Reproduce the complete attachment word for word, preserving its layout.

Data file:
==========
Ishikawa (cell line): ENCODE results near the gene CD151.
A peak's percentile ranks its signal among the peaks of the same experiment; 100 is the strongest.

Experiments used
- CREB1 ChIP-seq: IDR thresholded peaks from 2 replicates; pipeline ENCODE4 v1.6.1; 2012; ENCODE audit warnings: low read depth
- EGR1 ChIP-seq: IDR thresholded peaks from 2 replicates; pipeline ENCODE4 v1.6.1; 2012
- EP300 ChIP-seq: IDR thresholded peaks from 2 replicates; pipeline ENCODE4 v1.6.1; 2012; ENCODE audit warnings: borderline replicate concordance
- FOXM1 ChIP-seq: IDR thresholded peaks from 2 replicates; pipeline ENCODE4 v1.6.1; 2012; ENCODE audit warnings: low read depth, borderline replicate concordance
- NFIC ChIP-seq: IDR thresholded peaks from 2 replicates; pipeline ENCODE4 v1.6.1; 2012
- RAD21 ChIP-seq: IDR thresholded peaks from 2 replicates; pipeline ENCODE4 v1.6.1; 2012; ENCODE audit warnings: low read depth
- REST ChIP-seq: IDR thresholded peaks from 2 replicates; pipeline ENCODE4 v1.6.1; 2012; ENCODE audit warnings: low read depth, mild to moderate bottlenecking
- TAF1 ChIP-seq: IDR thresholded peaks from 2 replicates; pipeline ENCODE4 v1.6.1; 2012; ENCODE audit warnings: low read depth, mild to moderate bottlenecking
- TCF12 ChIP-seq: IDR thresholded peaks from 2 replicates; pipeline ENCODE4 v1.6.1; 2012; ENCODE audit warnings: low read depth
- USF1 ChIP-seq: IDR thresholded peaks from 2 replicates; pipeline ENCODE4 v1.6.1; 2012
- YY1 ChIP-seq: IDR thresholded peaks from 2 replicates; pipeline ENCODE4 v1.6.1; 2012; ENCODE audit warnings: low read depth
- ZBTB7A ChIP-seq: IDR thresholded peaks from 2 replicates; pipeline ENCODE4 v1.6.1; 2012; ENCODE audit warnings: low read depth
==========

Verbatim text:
Ishikawa (cell line): ENCODE results near the gene CD151.
A peak's percentile ranks its signal among the peaks of the same experiment; 100 is the strongest.

Experiments used
- CREB1 ChIP-seq: IDR thresholded peaks from 2 replicates; pipeline ENCODE4 v1.6.1; 2012; ENCODE audit warnings: low read depth
- EGR1 ChIP-seq: IDR thresholded peaks from 2 replicates; pipeline ENCODE4 v1.6.1; 2012
- EP300 ChIP-seq: IDR thresholded peaks from 2 replicates; pipeline ENCODE4 v1.6.1; 2012; ENCODE audit warnings: borderline replicate concordance
- FOXM1 ChIP-seq: IDR thresholded peaks from 2 replicates; pipeline ENCODE4 v1.6.1; 2012; ENCODE audit warnings: low read depth, borderline replicate concordance
- NFIC ChIP-seq: IDR thresholded peaks from 2 replicates; pipeline ENCODE4 v1.6.1; 2012
- RAD21 ChIP-seq: IDR thresholded peaks from 2 replicates; pipeline ENCODE4 v1.6.1; 2012; ENCODE audit warnings: low read depth
- REST ChIP-seq: IDR thresholded peaks from 2 replicates; pipeline ENCODE4 v1.6.1; 2012; ENCODE audit warnings: low read depth, mild to moderate bottlenecking
- TAF1 ChIP-seq: IDR thresholded peaks from 2 replicates; pipeline ENCODE4 v1.6.1; 2012; ENCODE audit warnings: low read depth, mild to moderate bottlenecking
- TCF12 ChIP-seq: IDR thresholded peaks from 2 replicates; pipeline ENCODE4 v1.6.1; 2012; ENCODE audit warnings: low read depth
- USF1 ChIP-seq: IDR thresholded peaks from 2 replicates; pipeline ENCODE4 v1.6.1; 2012
- YY1 ChIP-seq: IDR thresholded peaks from 2 replicates; pipeline ENCODE4 v1.6.1; 2012; ENCODE audit warnings: low read depth
- ZBTB7A ChIP-seq: IDR thresholded peaks from 2 replicates; pipeline ENCODE4 v1.6.1; 2012; ENCODE audit warnings: low read depth